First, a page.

NEUROFEEDBACK FOR SMOKING CESSATION by Ron Kerner, Ph.D.
A delightful rumor heard recently had it that a university research project studying the utility of EEG Neurofeedback had its Tobacco Company sponsored funding pulled when it became apparent that the treatment was too effective. Not having access to this unidentified university study, I set out to design a protocol using the Peniston – Kulkosky protocol as a model. Also, since my subjects were private patients, I needed to include appropriate cognitive and behavioral components, with informed consent for Neurofeedback. Three patients ( 1 male, age 49, 2 packs/day, 1 female, age 35, 2 packs/day, 1 female, age 33, 1-2 packs/day, all smoking more than 10 years) were initially given a rationale explaining the mode of action of Neurofeedback, and asked to keep a small notepad attached to their cigarette pack. For self-monitoring, they were asked to record their reason for smoking each cigarette before they smoked it. Any reason was sufficient, as this was designed to get them to focus on their smoking behavior and frequency. These records were reviewed at the beginning of the each session.Patients were also trained from the outset to do abdominal breathing, and to learn to count while inhaling and exhaling to produce even and slow breathing. This may have enhanced the patient’s ability to increase alpha and theta, as detailed by Fried (1993).
Breath control was enhanced and extended at each session. EEG Neurofeedback training began during the second or third session after sufficient information about personal problems and smoking patterns had been collected. A baseline was established using an API Neurodata Physiograph 2 channel EEG biofeedback device, with later incorporation of an API Research System I-410. EEG biofeedback training proceeded directly, as all three patients demonstrated either high skin temperature (>90 deg.F) or good ability to produce skin warming. Training was done one time per week, one-half hour devoted to EEG biofeedback, with the remaining twenty five minutes devoted to discussion and relaxation training. Part of the treatment consisted of developing imagery to be presented as in Peniston – Kulkosky. The imagery was jointly developed between therapist and patient, with the understanding gained during previous sessions aiding in prompting the patient for material. Each of the three patients showed a facility for learning to increase alpha and theta production. As the sessions progressed, additional tasks were added to the patients’ record keeping assignment. These included practicing deep breathing for two minutes after writing their reason for wanting the cigarette; practicing progressive muscle relaxation, which had been part of their training.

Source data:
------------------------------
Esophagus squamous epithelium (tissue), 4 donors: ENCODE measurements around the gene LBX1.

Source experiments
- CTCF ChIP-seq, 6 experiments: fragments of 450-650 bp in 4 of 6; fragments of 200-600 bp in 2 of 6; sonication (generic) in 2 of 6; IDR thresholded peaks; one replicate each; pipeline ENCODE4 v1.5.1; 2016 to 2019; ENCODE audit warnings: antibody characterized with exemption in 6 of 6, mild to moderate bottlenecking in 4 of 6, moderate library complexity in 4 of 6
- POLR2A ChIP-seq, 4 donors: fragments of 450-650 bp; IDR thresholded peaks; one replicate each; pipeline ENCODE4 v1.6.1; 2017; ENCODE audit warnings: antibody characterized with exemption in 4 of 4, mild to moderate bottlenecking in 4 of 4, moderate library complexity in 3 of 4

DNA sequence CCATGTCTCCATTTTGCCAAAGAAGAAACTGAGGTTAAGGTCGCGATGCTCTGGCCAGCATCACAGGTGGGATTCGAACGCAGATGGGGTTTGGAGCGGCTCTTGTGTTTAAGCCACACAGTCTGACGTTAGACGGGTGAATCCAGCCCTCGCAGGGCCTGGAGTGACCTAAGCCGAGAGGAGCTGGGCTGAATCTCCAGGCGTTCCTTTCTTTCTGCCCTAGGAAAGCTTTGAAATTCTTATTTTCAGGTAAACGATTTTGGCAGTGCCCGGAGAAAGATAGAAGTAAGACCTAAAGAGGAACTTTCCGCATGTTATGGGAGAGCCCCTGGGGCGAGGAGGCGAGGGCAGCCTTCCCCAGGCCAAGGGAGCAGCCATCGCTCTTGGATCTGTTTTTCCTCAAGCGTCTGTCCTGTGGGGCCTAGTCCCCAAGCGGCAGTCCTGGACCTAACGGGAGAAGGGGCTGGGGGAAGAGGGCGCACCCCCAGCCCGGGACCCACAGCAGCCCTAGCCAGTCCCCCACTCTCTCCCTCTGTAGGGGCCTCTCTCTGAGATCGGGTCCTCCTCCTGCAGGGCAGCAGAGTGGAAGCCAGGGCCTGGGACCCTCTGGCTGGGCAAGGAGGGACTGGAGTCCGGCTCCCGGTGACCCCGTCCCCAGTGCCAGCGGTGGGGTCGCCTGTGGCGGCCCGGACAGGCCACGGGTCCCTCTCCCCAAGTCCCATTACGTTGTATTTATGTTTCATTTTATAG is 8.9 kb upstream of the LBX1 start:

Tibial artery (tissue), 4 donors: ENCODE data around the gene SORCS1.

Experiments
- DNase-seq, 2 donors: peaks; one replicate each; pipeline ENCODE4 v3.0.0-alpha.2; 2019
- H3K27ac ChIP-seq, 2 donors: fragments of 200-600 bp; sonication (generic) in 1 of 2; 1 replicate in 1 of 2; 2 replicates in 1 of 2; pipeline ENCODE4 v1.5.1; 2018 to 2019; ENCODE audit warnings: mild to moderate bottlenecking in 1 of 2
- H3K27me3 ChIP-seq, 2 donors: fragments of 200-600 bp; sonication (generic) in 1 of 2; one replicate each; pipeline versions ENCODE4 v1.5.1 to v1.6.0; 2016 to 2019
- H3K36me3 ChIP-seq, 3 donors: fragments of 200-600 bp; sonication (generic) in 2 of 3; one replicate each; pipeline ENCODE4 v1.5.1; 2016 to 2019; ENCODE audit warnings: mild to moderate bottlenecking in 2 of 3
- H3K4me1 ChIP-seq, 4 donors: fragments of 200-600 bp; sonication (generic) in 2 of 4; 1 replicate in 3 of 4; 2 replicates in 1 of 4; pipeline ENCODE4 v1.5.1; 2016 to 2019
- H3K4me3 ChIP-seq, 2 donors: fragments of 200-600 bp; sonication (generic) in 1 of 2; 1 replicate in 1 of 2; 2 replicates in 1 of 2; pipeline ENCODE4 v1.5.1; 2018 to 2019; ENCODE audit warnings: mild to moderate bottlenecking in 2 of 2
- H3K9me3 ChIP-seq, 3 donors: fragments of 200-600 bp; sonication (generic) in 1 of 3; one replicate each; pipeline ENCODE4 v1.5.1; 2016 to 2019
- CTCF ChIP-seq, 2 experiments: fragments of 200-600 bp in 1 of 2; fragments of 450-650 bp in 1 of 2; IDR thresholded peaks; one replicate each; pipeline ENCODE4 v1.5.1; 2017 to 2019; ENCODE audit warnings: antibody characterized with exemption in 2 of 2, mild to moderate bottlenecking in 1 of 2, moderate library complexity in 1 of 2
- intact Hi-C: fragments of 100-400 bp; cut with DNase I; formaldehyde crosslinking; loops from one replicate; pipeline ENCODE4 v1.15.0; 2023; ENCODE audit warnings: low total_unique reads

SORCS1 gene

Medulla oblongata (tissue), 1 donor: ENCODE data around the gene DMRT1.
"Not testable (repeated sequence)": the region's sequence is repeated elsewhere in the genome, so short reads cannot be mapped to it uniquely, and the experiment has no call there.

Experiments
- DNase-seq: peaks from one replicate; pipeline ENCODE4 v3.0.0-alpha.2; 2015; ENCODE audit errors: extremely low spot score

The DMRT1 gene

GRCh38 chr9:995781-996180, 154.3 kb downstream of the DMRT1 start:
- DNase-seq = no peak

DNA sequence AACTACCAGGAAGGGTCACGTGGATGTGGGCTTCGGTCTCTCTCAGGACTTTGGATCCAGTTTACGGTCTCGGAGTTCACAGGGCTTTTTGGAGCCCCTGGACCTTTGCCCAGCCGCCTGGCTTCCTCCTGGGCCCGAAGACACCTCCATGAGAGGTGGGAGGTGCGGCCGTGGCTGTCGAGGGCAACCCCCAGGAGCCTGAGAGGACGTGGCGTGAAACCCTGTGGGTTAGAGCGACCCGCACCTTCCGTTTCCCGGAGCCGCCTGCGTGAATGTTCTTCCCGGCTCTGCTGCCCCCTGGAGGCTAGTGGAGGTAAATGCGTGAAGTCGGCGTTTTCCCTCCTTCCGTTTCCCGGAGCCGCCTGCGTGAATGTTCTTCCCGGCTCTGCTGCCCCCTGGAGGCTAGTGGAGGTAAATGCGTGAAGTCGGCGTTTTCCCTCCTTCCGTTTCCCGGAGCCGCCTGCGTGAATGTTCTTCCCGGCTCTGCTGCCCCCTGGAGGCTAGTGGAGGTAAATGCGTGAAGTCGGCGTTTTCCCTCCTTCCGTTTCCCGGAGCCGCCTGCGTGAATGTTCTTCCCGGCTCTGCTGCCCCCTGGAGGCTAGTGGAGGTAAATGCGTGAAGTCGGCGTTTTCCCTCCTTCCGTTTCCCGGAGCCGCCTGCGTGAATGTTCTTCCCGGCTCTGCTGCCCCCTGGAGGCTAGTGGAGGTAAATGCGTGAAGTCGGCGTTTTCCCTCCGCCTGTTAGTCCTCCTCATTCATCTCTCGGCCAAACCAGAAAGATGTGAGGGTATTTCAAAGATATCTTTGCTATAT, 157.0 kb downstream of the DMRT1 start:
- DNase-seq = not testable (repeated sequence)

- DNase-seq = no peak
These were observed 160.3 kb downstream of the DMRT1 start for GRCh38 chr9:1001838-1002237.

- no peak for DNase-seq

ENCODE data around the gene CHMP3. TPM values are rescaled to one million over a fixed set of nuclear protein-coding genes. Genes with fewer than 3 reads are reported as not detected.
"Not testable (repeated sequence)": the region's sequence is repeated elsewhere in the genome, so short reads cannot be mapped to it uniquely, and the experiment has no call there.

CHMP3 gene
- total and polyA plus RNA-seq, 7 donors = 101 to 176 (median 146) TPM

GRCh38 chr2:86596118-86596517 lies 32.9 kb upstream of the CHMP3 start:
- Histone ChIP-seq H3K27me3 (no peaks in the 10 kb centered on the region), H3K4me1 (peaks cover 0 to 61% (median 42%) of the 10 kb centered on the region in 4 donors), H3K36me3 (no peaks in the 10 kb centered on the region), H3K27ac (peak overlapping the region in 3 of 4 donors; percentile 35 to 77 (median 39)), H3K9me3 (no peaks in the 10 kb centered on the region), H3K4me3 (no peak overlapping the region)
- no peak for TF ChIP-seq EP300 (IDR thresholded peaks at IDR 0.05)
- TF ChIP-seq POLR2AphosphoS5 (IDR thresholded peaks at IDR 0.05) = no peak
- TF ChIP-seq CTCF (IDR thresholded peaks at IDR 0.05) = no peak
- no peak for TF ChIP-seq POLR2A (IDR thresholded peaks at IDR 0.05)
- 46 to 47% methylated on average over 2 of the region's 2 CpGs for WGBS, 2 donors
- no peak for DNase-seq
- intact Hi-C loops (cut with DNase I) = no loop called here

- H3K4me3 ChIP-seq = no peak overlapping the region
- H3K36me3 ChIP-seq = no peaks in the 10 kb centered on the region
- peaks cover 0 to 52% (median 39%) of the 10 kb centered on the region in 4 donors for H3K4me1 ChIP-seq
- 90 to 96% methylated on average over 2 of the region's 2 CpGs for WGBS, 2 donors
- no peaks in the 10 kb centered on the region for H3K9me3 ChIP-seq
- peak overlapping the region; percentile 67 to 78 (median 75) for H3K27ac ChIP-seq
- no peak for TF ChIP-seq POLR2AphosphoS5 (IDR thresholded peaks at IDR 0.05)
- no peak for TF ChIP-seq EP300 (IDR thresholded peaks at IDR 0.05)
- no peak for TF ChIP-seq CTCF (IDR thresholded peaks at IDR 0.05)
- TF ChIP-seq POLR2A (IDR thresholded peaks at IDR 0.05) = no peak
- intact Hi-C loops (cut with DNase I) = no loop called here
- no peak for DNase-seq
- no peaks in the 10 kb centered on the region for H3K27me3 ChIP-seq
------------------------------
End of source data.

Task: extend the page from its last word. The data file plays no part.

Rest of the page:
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When depression is, or has been present, and is exacerbated by withdrawal, there is a high likelihood of failure to complete withdrawal. If withdrawal is completed, it is probable that the patient will not maintain abstinence (Hall et.al., 1993). One of the patients fit this category, and attempts were made to develop alternative behaviors to replace the “reward” she believed she was getting by having a cigarette, the activities she would do when having a cigarette, and the way she used smoking to avoid certain issues. Issues surrounding her depression were also addressed with Cognitive Therapy. Hall (1993) recognizes that negative affect increases with withdrawal and that for some, there may be an emergence of preexisting psychopathology. She also cites evidence of the similarity of nicotine and antidepressant effects in the dopaminergic and adrenergic systems. Depression may have to be addressed as part of a smoking cessation program when a patient presents with a history of depression. Preliminary Results.